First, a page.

The physical rehabilitation place we're going to for Don's land and aquatic therapies is sixteen miles out in the boondocks from where we live. On the way home from the place yesterday I missed a turn on a rural road and got lost---sort of. It's hard to get truly lost in a county where all the roads run true north/south and east/west with the north/south roads all numbered in sequence. The east/west roads are mostly named after the lakes they run past. They don't call Michigan the water wonderland for nothing. Lost or not, we ran south as the numbered roads dropped down to where we thought we should cut east for a while. We took one of the few roads that wasn't named after a lake.
That put us on Red Pine Road, a road we'd never been on, and it didn't take us long to figure out why that one road out of a half dozen we'd past wasn't named after a lake. The towering pines along both sides went on for miles and they were so tall they nearly blocked out the sun over head. Red pines are self-pruning and have long lengths of their lower trunks that have no branches and the conifers looked as if they'd been precisely planted six feet apart in rows parallel to and perpendicular back from the straight-as-a-pin road. We figured they could have been part of a post-depression era New Deal/WPA project. Michigan has many WPA "ghosts" lingering about. (The Work Project Administration, under Roosevelt, was designed to overcome the widespread unemployment that nearly destroyed our country back then.) It was neat driving through a piece of history---however the trees got there---as the lowering sun cast a ladder-like pattern across the pavement.
Today I started out down at the YMCA walking on the treadmill. If someone had told me a year ago that I could stand up for a half hour straight---let along walk a half hour on a treadmill---I would have told them they were crazy. Have I said lately how much I love my new knee? Nine weeks out from the surgery and it's the only joint in my lower body that doesn't yell at me, "Jean, you're getting old!" I'm even starting to look like I belong in the gym. Gone are the polo shirts that get too sweaty under the collar. Gone are the wrap-over-the-head earphones. Yup, I'm sporting discreet little ear plugs to watch Ellen or Oprah on the treadmill's build-in TV. I'm also carrying a water bottle and wearing tee-shirts and sweats. The latter attire will be next to go as soon as I figure out where people go to buy those cutesy little workout clothes with the racing stripes up the sides that make you look like you're going faster than you really are.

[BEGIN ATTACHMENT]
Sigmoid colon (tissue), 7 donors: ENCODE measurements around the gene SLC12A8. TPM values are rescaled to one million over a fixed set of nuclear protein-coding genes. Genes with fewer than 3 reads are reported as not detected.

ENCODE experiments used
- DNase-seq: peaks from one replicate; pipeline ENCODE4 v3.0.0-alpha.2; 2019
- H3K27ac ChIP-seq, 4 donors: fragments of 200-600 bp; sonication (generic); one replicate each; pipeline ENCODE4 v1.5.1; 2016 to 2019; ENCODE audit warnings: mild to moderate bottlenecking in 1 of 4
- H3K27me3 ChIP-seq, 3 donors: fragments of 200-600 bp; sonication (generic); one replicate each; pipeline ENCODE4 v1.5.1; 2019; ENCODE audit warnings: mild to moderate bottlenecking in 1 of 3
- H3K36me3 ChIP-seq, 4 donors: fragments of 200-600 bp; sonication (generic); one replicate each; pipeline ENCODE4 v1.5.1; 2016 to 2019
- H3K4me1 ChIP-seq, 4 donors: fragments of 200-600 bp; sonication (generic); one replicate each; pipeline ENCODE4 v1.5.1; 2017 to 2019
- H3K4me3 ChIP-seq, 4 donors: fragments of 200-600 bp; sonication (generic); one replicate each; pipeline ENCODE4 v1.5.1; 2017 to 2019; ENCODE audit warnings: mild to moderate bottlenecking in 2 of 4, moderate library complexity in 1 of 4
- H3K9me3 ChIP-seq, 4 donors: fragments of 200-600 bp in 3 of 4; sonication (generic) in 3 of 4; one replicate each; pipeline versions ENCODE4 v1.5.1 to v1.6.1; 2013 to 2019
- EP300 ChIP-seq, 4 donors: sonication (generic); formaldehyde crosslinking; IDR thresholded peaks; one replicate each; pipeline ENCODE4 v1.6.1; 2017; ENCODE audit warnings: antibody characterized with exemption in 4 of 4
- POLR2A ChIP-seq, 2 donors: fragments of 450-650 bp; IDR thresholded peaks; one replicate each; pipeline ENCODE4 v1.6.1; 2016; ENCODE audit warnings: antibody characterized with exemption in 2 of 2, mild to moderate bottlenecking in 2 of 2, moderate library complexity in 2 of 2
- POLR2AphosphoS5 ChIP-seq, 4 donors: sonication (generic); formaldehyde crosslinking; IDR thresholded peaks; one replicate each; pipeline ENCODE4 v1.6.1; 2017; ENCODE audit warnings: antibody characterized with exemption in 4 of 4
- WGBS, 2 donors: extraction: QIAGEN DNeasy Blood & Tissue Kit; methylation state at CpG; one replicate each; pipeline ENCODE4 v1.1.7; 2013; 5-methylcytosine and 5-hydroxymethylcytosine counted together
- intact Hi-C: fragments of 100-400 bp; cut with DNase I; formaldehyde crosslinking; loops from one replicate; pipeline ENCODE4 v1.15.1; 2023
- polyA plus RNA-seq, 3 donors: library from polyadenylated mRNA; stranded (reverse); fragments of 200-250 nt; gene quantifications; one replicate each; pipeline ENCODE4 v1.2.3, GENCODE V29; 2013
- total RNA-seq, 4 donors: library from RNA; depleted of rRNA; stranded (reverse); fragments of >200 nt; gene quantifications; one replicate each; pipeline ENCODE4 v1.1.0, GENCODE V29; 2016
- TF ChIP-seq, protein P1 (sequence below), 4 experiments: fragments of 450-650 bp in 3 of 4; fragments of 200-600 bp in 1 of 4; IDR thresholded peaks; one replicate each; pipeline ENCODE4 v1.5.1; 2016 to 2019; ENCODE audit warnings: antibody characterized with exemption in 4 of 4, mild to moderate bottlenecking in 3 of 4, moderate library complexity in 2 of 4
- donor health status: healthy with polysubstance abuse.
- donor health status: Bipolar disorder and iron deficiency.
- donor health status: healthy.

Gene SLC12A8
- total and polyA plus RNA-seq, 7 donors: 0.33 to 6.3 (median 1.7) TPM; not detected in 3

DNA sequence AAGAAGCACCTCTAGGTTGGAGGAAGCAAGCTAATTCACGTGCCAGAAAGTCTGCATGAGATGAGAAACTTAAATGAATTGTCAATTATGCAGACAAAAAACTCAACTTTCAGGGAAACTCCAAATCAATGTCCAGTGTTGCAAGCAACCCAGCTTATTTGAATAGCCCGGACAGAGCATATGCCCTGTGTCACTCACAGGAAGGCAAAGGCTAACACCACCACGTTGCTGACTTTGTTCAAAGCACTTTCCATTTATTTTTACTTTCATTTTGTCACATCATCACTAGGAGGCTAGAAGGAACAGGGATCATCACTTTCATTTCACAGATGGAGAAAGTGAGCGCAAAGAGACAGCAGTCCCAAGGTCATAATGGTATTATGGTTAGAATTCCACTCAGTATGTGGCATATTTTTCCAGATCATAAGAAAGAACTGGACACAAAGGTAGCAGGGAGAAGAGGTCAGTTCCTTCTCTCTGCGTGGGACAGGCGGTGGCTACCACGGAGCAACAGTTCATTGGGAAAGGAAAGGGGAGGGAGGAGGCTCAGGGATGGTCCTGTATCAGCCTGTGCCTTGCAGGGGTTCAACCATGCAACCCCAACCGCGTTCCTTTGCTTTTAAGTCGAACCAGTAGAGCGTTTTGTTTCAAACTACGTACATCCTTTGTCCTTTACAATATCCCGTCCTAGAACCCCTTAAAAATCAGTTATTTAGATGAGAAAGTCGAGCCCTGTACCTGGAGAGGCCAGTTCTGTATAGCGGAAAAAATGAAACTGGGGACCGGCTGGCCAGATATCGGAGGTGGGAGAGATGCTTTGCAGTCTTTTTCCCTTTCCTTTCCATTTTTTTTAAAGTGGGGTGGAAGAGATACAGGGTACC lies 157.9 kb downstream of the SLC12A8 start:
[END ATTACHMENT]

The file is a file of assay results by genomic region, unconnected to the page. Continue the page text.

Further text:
My afternoon was spent as the Chevrolet dealership getting the oil changed and everything up to snuff for the coming winter months. The heater wasn't working right, the tires needed rotating, all the fluids needed to be checked and topped off, and the computer was telling us that the battery was dead when it's just a spring chicken and was perfectly fine. With all our Blazer issues resolved we finally left the place two-hundred dollars poorer and I had a headache from watching Don bounce off the walls in the waiting area. He had such a good time trying to interact with all the people there and my aphasia decoder ring got a royal workout. Sometimes I'd like to park Don and his wheelchair facing a corner and tell him to "stay!" until I can have two consecutive thoughts of my own.